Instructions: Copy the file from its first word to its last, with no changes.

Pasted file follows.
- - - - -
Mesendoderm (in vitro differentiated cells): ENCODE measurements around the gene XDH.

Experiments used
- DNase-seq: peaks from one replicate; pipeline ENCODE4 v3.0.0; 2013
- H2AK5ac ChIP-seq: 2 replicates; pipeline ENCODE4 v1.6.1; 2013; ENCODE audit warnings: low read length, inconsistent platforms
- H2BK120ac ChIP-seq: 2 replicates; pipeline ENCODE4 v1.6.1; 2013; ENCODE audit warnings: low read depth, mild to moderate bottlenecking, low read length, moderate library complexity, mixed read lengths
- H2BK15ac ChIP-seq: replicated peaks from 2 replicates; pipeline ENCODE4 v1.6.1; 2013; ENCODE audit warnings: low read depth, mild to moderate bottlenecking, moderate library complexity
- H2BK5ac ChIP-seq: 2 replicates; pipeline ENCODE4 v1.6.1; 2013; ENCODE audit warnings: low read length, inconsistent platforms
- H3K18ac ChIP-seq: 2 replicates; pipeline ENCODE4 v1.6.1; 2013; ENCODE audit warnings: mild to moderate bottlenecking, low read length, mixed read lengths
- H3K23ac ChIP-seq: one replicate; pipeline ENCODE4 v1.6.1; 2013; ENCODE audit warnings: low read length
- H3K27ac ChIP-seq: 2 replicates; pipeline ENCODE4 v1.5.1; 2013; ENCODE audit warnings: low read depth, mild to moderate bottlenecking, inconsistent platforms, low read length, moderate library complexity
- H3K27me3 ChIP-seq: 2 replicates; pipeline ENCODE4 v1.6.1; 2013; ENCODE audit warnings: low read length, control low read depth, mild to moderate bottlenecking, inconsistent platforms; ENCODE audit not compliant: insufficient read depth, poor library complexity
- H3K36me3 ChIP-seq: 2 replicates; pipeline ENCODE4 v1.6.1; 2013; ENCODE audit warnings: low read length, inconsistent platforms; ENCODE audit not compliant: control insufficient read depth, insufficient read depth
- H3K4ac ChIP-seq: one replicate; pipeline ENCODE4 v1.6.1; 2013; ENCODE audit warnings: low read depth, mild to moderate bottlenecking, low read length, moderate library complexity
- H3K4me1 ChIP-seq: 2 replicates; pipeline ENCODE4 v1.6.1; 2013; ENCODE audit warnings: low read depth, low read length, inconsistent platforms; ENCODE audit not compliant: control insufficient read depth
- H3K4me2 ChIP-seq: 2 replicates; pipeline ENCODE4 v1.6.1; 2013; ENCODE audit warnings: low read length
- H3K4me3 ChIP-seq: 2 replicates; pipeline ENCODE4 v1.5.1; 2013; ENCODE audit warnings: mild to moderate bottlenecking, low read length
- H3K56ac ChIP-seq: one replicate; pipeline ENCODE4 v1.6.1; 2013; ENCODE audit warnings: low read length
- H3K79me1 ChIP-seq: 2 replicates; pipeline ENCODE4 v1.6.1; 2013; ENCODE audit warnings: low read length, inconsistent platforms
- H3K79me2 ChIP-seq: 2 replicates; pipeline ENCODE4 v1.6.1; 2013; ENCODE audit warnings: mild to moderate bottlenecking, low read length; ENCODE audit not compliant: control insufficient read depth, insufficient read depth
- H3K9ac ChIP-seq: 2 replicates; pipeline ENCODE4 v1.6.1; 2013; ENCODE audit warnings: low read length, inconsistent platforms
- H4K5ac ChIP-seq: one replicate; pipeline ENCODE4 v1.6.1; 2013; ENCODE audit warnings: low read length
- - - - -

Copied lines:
Mesendoderm (in vitro differentiated cells): ENCODE measurements around the gene XDH.

Experiments used
- DNase-seq: peaks from one replicate; pipeline ENCODE4 v3.0.0; 2013
- H2AK5ac ChIP-seq: 2 replicates; pipeline ENCODE4 v1.6.1; 2013; ENCODE audit warnings: low read length, inconsistent platforms
- H2BK120ac ChIP-seq: 2 replicates; pipeline ENCODE4 v1.6.1; 2013; ENCODE audit warnings: low read depth, mild to moderate bottlenecking, low read length, moderate library complexity, mixed read lengths
- H2BK15ac ChIP-seq: replicated peaks from 2 replicates; pipeline ENCODE4 v1.6.1; 2013; ENCODE audit warnings: low read depth, mild to moderate bottlenecking, moderate library complexity
- H2BK5ac ChIP-seq: 2 replicates; pipeline ENCODE4 v1.6.1; 2013; ENCODE audit warnings: low read length, inconsistent platforms
- H3K18ac ChIP-seq: 2 replicates; pipeline ENCODE4 v1.6.1; 2013; ENCODE audit warnings: mild to moderate bottlenecking, low read length, mixed read lengths
- H3K23ac ChIP-seq: one replicate; pipeline ENCODE4 v1.6.1; 2013; ENCODE audit warnings: low read length
- H3K27ac ChIP-seq: 2 replicates; pipeline ENCODE4 v1.5.1; 2013; ENCODE audit warnings: low read depth, mild to moderate bottlenecking, inconsistent platforms, low read length, moderate library complexity
- H3K27me3 ChIP-seq: 2 replicates; pipeline ENCODE4 v1.6.1; 2013; ENCODE audit warnings: low read length, control low read depth, mild to moderate bottlenecking, inconsistent platforms; ENCODE audit not compliant: insufficient read depth, poor library complexity
- H3K36me3 ChIP-seq: 2 replicates; pipeline ENCODE4 v1.6.1; 2013; ENCODE audit warnings: low read length, inconsistent platforms; ENCODE audit not compliant: control insufficient read depth, insufficient read depth
- H3K4ac ChIP-seq: one replicate; pipeline ENCODE4 v1.6.1; 2013; ENCODE audit warnings: low read depth, mild to moderate bottlenecking, low read length, moderate library complexity
- H3K4me1 ChIP-seq: 2 replicates; pipeline ENCODE4 v1.6.1; 2013; ENCODE audit warnings: low read depth, low read length, inconsistent platforms; ENCODE audit not compliant: control insufficient read depth
- H3K4me2 ChIP-seq: 2 replicates; pipeline ENCODE4 v1.6.1; 2013; ENCODE audit warnings: low read length
- H3K4me3 ChIP-seq: 2 replicates; pipeline ENCODE4 v1.5.1; 2013; ENCODE audit warnings: mild to moderate bottlenecking, low read length
- H3K56ac ChIP-seq: one replicate; pipeline ENCODE4 v1.6.1; 2013; ENCODE audit warnings: low read length
- H3K79me1 ChIP-seq: 2 replicates; pipeline ENCODE4 v1.6.1; 2013; ENCODE audit warnings: low read length, inconsistent platforms
- H3K79me2 ChIP-seq: 2 replicates; pipeline ENCODE4 v1.6.1; 2013; ENCODE audit warnings: mild to moderate bottlenecking, low read length; ENCODE audit not compliant: control insufficient read depth, insufficient read depth
- H3K9ac ChIP-seq: 2 replicates; pipeline ENCODE4 v1.6.1; 2013; ENCODE audit warnings: low read length, inconsistent platforms
- H4K5ac ChIP-seq: one replicate; pipeline ENCODE4 v1.6.1; 2013; ENCODE audit warnings: low read length